SMA Grinston wants to retire Army’s term, “I only see Green”

The Army’s top personnel leaders participated in part 5 of a series discussion on racial issues and diversity in the force on Sept. 16. The conversation is part of the Association of the United States Army (AUSA)’s virtual Noon Report and is part of a commitment the Army has made to address race and equality.

Anyone who says their unit doesn’t have racial issues may not be listening, Sgt. Maj. of the Army, Michael Grinston, said during one AUSA Noon Report webinar.

“It is okay that you don’t have an issue, but your soldiers may have issues,” Grinston said, who encourages squad-level discussions about cultural diversity.

The Army has long had a stance to look at people as soldiers only, with soldiers and leaders saying they only “see green” when it comes to race.

Disproportionate police brutality toward minorities and protests about systemic racism are making the Army rethink how being green ignores the experiences of some soldiers.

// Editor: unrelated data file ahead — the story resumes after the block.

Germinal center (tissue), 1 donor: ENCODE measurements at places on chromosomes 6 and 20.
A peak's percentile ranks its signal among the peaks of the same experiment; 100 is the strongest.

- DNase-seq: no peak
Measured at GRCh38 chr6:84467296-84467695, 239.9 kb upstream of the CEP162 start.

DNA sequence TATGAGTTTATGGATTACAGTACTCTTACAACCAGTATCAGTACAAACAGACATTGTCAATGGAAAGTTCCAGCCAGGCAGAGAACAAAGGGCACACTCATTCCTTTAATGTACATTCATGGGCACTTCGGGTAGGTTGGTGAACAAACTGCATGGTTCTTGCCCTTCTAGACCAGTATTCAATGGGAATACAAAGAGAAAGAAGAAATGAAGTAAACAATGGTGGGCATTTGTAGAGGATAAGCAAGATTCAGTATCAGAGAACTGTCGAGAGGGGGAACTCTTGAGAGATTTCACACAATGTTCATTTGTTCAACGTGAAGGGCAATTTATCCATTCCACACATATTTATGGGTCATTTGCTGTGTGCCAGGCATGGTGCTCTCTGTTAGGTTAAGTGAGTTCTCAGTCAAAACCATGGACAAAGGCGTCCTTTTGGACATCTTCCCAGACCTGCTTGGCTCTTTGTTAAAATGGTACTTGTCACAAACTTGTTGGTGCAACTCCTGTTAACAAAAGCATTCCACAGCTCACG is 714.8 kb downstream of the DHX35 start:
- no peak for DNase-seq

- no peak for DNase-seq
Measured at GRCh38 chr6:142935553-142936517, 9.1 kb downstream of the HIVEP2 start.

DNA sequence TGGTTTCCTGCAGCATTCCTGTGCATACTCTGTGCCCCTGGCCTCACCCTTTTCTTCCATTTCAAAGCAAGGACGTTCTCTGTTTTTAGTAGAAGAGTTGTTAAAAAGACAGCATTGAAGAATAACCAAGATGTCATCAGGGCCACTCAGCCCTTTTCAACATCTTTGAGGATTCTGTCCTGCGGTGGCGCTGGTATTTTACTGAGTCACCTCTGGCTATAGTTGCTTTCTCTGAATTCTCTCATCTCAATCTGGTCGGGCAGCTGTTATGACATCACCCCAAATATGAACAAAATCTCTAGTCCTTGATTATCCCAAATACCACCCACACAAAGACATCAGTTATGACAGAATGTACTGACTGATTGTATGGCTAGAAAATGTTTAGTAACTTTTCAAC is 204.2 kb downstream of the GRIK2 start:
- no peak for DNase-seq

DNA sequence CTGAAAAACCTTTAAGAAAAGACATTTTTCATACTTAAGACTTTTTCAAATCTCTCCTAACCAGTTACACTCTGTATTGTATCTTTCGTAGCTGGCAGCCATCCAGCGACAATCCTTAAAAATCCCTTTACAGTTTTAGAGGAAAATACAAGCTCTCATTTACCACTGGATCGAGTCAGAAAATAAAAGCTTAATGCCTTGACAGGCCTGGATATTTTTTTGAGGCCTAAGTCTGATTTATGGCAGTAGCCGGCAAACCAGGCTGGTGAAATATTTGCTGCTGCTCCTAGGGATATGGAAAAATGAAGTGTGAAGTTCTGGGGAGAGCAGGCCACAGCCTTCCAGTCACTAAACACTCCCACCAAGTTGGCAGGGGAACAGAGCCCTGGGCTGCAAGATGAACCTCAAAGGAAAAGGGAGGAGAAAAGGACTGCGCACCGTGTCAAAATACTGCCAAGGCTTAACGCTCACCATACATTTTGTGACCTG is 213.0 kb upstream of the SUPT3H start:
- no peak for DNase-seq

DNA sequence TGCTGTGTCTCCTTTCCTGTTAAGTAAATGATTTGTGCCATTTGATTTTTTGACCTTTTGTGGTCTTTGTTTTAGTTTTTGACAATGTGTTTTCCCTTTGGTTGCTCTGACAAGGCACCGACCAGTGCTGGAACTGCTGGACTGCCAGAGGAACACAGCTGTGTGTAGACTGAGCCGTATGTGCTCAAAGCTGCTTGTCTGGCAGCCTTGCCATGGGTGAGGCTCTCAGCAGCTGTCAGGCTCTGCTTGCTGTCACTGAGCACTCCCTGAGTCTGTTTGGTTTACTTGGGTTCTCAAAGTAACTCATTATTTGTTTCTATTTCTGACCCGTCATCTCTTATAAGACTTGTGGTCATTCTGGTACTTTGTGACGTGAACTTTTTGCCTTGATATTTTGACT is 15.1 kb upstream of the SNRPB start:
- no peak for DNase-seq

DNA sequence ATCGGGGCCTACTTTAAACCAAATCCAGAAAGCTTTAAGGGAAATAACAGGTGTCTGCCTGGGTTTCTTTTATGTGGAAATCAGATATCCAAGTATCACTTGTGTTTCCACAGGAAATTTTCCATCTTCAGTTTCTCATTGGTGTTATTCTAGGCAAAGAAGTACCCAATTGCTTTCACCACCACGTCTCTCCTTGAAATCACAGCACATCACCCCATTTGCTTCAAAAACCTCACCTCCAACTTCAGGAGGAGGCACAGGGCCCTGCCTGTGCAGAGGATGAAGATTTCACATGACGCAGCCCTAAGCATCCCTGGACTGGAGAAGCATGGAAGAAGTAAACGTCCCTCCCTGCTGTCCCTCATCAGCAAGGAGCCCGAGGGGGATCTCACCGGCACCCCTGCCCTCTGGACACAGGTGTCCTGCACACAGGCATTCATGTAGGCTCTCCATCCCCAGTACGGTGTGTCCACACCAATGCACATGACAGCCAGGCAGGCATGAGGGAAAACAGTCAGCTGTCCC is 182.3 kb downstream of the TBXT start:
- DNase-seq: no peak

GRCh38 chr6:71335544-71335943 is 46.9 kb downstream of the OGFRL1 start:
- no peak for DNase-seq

Grinston also said he’s no fan of soldiers using the phrase, “I only see green,” when talking about diversity and race, because not seeing soldiers as individuals can leave them hurt, unappreciated and discriminated against.

He explained his recent realization after speaking with a fellow soldier.

“‘When you say, ‘all I see is green, you don’t see all of me,’” Grinston said one soldier told him. “‘You don’t see when I take off my uniform and I go out that gate, that people will treat me differently because of the color of my skin. You can’t see that when I go home to New York City that I have had a gun to my head 13 times since I’ve been in the Army.’”

Grinston said he doesn’t use the term anymore and would like to see the phrase retired.

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